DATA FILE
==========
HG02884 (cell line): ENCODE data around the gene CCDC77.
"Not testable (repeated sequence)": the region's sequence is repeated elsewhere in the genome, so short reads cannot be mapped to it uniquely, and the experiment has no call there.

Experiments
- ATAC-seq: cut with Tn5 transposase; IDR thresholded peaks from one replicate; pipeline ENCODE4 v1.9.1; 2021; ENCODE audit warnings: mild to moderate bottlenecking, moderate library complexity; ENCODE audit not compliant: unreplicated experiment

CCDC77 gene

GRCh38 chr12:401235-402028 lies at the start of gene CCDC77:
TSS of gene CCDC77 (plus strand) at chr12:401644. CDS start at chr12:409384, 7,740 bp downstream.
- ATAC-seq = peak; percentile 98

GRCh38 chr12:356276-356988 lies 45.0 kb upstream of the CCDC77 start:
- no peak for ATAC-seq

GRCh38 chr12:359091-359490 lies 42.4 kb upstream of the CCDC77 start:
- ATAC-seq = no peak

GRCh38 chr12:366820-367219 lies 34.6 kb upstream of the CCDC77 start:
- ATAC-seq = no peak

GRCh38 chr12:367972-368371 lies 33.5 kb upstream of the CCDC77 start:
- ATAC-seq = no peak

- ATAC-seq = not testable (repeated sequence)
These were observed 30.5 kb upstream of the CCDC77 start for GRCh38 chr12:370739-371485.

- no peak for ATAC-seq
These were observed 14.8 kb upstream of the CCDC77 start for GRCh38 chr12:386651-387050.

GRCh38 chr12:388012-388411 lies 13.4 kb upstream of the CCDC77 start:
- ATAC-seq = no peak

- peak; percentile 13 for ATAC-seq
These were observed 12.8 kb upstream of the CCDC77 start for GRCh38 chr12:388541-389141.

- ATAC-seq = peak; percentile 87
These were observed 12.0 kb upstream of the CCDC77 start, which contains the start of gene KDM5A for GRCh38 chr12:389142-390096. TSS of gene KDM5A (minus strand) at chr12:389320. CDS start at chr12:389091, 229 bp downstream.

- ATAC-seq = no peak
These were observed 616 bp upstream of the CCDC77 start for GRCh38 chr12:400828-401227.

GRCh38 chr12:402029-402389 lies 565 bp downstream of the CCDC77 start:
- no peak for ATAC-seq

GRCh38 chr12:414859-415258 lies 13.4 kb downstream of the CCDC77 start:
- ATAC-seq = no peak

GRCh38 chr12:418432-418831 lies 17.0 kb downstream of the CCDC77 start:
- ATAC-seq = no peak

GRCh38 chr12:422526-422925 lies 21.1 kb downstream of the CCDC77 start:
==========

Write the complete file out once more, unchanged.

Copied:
HG02884 (cell line): ENCODE data around the gene CCDC77.
"Not testable (repeated sequence)": the region's sequence is repeated elsewhere in the genome, so short reads cannot be mapped to it uniquely, and the experiment has no call there.

Experiments
- ATAC-seq: cut with Tn5 transposase; IDR thresholded peaks from one replicate; pipeline ENCODE4 v1.9.1; 2021; ENCODE audit warnings: mild to moderate bottlenecking, moderate library complexity; ENCODE audit not compliant: unreplicated experiment

CCDC77 gene

GRCh38 chr12:401235-402028 lies at the start of gene CCDC77:
TSS of gene CCDC77 (plus strand) at chr12:401644. CDS start at chr12:409384, 7,740 bp downstream.
- ATAC-seq = peak; percentile 98

GRCh38 chr12:356276-356988 lies 45.0 kb upstream of the CCDC77 start:
- no peak for ATAC-seq

GRCh38 chr12:359091-359490 lies 42.4 kb upstream of the CCDC77 start:
- ATAC-seq = no peak

GRCh38 chr12:366820-367219 lies 34.6 kb upstream of the CCDC77 start:
- ATAC-seq = no peak

GRCh38 chr12:367972-368371 lies 33.5 kb upstream of the CCDC77 start:
- ATAC-seq = no peak

- ATAC-seq = not testable (repeated sequence)
These were observed 30.5 kb upstream of the CCDC77 start for GRCh38 chr12:370739-371485.

- no peak for ATAC-seq
These were observed 14.8 kb upstream of the CCDC77 start for GRCh38 chr12:386651-387050.

GRCh38 chr12:388012-388411 lies 13.4 kb upstream of the CCDC77 start:
- ATAC-seq = no peak

- peak; percentile 13 for ATAC-seq
These were observed 12.8 kb upstream of the CCDC77 start for GRCh38 chr12:388541-389141.

- ATAC-seq = peak; percentile 87
These were observed 12.0 kb upstream of the CCDC77 start, which contains the start of gene KDM5A for GRCh38 chr12:389142-390096. TSS of gene KDM5A (minus strand) at chr12:389320. CDS start at chr12:389091, 229 bp downstream.

- ATAC-seq = no peak
These were observed 616 bp upstream of the CCDC77 start for GRCh38 chr12:400828-401227.

GRCh38 chr12:402029-402389 lies 565 bp downstream of the CCDC77 start:
- no peak for ATAC-seq

GRCh38 chr12:414859-415258 lies 13.4 kb downstream of the CCDC77 start:
- ATAC-seq = no peak

GRCh38 chr12:418432-418831 lies 17.0 kb downstream of the CCDC77 start:
- ATAC-seq = no peak

GRCh38 chr12:422526-422925 lies 21.1 kb downstream of the CCDC77 start: